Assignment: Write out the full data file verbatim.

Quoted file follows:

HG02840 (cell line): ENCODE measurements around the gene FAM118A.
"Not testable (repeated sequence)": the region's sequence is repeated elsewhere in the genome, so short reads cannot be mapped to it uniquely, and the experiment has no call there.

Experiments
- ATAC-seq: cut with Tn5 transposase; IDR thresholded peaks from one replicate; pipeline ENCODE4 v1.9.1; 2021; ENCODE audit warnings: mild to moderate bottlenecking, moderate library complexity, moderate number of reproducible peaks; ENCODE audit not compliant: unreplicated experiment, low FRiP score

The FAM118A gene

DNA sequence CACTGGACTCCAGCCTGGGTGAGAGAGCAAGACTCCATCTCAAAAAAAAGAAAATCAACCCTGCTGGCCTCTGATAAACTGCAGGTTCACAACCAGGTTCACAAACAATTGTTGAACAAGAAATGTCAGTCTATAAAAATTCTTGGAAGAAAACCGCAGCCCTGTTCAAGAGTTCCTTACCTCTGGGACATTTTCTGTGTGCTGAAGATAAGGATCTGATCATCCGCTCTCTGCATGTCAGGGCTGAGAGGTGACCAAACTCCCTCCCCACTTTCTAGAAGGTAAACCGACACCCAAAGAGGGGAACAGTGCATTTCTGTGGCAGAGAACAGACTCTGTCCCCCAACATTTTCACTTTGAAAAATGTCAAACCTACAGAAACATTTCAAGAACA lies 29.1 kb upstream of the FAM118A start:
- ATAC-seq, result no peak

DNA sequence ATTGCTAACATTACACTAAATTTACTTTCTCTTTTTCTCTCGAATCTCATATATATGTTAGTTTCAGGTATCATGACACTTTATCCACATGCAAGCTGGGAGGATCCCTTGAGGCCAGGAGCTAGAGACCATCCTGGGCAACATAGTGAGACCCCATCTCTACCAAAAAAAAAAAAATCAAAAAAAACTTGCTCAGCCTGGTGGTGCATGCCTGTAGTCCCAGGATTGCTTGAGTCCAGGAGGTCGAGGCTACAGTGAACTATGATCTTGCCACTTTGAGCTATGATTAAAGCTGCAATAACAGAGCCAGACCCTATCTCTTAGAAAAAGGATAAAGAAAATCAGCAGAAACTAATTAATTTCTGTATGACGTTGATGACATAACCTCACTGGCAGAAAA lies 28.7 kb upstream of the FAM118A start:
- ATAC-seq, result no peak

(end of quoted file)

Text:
HG02840 (cell line): ENCODE measurements around the gene FAM118A.
"Not testable (repeated sequence)": the region's sequence is repeated elsewhere in the genome, so short reads cannot be mapped to it uniquely, and the experiment has no call there.

Experiments
- ATAC-seq: cut with Tn5 transposase; IDR thresholded peaks from one replicate; pipeline ENCODE4 v1.9.1; 2021; ENCODE audit warnings: mild to moderate bottlenecking, moderate library complexity, moderate number of reproducible peaks; ENCODE audit not compliant: unreplicated experiment, low FRiP score

The FAM118A gene

DNA sequence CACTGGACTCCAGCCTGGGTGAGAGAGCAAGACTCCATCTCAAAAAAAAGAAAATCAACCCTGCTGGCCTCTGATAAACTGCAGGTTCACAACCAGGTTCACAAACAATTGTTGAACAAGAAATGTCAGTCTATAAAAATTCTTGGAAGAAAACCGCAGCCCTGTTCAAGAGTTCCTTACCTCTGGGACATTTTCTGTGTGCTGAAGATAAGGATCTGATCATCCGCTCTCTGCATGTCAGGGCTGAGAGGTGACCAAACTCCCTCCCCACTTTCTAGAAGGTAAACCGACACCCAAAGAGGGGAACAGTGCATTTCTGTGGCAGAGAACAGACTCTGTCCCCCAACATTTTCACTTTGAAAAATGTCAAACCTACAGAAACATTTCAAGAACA lies 29.1 kb upstream of the FAM118A start:
- ATAC-seq, result no peak

DNA sequence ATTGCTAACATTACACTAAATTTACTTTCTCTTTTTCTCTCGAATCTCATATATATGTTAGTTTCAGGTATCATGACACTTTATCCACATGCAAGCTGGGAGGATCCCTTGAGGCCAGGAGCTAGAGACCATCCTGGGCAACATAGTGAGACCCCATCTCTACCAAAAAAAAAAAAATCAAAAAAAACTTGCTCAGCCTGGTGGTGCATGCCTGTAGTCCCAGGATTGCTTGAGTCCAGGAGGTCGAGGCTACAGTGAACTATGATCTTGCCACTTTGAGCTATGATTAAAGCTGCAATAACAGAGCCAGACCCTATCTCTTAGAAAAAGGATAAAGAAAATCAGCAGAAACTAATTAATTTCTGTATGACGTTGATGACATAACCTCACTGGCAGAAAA lies 28.7 kb upstream of the FAM118A start:
- ATAC-seq, result no peak